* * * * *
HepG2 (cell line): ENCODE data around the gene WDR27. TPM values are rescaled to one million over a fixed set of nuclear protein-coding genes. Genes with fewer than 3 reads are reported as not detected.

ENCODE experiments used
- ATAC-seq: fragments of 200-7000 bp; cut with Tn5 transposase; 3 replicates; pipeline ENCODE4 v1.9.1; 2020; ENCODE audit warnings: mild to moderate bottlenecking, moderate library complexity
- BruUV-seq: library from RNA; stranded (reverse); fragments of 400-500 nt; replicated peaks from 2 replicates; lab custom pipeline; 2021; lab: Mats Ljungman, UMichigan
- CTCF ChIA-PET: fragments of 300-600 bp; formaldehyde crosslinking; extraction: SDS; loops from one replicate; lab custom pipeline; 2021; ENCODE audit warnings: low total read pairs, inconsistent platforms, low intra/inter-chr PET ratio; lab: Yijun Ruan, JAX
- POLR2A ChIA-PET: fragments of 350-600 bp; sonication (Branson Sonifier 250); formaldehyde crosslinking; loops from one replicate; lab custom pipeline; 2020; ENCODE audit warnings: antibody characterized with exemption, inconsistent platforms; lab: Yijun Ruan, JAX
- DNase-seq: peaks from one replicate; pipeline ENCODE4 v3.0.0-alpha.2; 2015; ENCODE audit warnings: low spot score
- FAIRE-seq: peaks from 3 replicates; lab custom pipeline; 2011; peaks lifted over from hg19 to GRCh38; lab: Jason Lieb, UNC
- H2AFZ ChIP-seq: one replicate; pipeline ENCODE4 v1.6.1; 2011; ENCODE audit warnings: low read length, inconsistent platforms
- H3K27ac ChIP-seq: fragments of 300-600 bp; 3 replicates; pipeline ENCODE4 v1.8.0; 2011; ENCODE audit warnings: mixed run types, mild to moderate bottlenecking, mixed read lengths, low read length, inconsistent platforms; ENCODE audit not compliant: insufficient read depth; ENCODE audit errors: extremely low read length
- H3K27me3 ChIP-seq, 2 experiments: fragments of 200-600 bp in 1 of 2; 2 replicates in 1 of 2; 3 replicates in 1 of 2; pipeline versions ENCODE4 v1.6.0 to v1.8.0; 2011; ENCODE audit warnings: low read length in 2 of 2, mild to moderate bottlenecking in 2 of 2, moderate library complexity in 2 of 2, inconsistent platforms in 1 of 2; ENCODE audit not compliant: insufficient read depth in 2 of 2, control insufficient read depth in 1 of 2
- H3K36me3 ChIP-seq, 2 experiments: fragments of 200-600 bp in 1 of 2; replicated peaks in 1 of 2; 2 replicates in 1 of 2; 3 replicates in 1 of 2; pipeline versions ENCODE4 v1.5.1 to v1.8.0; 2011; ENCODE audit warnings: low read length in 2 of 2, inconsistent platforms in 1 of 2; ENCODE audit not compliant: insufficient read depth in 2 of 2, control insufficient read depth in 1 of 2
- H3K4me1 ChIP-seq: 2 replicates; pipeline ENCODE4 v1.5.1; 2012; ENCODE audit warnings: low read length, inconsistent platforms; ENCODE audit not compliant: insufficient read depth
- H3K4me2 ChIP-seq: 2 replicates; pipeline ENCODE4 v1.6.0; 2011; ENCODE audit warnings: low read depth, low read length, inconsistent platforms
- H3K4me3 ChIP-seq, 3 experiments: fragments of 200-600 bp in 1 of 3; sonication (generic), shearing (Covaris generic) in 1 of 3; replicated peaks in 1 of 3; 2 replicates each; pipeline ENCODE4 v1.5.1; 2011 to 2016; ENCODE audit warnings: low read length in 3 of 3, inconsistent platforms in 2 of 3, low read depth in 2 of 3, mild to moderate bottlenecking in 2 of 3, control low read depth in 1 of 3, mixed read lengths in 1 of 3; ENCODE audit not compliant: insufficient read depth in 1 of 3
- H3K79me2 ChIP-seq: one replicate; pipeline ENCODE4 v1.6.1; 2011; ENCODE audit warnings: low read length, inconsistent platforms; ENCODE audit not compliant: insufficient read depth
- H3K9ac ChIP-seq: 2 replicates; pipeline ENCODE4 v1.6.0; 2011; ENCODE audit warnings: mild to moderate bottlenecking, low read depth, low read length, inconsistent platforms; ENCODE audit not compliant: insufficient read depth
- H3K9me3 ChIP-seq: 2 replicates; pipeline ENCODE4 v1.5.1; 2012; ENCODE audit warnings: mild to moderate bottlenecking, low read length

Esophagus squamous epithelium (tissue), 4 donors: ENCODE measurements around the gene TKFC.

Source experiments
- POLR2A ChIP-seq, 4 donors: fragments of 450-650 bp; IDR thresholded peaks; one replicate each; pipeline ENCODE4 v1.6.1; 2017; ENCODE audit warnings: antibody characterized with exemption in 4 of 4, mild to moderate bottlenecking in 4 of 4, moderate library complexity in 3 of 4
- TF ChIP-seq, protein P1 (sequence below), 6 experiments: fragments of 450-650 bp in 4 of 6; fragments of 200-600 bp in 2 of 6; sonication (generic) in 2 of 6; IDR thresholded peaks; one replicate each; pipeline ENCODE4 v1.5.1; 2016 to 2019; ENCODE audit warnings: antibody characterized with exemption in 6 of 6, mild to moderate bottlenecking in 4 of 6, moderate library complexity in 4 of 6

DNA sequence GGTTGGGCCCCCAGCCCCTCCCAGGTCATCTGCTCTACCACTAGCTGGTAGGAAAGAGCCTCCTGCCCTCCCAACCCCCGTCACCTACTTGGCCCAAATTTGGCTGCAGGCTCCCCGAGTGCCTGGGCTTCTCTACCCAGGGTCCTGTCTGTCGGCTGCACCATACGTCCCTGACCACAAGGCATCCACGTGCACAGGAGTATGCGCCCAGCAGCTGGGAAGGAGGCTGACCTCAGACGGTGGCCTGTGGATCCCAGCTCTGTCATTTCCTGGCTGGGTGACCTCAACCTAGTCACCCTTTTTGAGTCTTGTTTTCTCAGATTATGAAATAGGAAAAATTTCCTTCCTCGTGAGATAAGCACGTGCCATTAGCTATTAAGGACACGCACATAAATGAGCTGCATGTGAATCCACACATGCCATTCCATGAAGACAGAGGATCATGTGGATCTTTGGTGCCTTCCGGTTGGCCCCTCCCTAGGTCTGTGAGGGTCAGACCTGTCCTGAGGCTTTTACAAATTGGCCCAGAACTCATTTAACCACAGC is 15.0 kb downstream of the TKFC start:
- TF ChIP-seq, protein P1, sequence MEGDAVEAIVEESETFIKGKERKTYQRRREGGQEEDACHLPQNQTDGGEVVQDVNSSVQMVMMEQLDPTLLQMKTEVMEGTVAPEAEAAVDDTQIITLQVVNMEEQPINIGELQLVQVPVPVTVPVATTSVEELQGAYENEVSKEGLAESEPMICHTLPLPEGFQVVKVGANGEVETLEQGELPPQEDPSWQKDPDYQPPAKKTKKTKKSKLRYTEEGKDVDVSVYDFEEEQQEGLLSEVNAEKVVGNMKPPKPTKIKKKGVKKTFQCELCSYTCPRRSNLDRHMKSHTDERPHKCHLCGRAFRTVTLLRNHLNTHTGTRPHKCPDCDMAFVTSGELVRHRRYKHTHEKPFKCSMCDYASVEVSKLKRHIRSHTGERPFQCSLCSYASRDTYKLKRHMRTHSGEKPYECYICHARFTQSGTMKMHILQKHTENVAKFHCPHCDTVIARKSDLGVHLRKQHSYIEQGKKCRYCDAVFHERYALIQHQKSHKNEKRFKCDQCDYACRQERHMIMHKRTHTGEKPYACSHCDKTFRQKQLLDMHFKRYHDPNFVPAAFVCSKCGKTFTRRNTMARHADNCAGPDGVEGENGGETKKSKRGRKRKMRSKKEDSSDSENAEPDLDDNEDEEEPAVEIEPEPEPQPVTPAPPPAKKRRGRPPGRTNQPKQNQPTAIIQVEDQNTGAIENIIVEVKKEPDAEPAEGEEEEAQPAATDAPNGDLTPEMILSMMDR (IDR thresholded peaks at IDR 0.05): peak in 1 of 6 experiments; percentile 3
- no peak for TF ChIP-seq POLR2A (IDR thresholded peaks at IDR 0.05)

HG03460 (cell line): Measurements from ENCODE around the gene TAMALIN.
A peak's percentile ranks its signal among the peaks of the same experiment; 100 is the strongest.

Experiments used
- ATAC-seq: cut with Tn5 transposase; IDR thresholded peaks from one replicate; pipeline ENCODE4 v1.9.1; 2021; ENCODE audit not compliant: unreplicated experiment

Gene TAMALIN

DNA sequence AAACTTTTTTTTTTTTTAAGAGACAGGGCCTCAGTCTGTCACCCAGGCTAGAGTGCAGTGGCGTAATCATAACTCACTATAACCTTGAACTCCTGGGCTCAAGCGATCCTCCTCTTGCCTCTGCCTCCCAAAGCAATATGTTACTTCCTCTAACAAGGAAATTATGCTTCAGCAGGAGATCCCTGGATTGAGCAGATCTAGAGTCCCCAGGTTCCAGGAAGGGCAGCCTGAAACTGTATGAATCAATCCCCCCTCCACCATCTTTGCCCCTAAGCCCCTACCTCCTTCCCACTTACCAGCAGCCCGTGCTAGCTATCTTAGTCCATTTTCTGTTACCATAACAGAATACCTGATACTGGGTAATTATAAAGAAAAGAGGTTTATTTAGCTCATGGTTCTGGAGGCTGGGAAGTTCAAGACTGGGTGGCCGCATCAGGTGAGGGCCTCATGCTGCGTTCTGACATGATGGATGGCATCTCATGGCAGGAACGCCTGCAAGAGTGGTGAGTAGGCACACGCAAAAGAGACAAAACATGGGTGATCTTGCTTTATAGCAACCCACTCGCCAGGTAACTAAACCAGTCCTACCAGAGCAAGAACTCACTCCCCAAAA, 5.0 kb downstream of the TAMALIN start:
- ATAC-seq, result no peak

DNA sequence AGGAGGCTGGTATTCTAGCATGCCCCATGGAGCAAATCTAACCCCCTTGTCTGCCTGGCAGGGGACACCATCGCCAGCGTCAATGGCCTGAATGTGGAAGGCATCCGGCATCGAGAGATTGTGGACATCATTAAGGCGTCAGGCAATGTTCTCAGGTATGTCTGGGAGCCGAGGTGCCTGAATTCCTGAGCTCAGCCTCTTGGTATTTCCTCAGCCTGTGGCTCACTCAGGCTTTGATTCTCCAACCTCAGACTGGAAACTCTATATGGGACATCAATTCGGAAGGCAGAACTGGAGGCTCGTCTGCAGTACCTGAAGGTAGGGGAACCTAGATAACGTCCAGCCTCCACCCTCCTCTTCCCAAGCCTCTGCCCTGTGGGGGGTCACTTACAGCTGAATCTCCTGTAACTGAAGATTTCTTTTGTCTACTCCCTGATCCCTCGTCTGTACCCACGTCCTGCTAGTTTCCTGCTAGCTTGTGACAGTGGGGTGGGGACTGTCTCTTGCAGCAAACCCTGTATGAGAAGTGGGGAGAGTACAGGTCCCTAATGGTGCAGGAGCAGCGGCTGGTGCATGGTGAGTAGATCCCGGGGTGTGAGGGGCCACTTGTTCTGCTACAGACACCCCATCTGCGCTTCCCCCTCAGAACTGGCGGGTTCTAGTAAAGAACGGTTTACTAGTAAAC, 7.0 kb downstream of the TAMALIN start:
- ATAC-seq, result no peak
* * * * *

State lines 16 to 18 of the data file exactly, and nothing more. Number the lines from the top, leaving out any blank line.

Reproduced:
- H3K79me2 ChIP-seq: one replicate; pipeline ENCODE4 v1.6.1; 2011; ENCODE audit warnings: low read length, inconsistent platforms; ENCODE audit not compliant: insufficient read depth
- H3K9ac ChIP-seq: 2 replicates; pipeline ENCODE4 v1.6.0; 2011; ENCODE audit warnings: mild to moderate bottlenecking, low read depth, low read length, inconsistent platforms; ENCODE audit not compliant: insufficient read depth
- H3K9me3 ChIP-seq: 2 replicates; pipeline ENCODE4 v1.5.1; 2012; ENCODE audit warnings: mild to moderate bottlenecking, low read length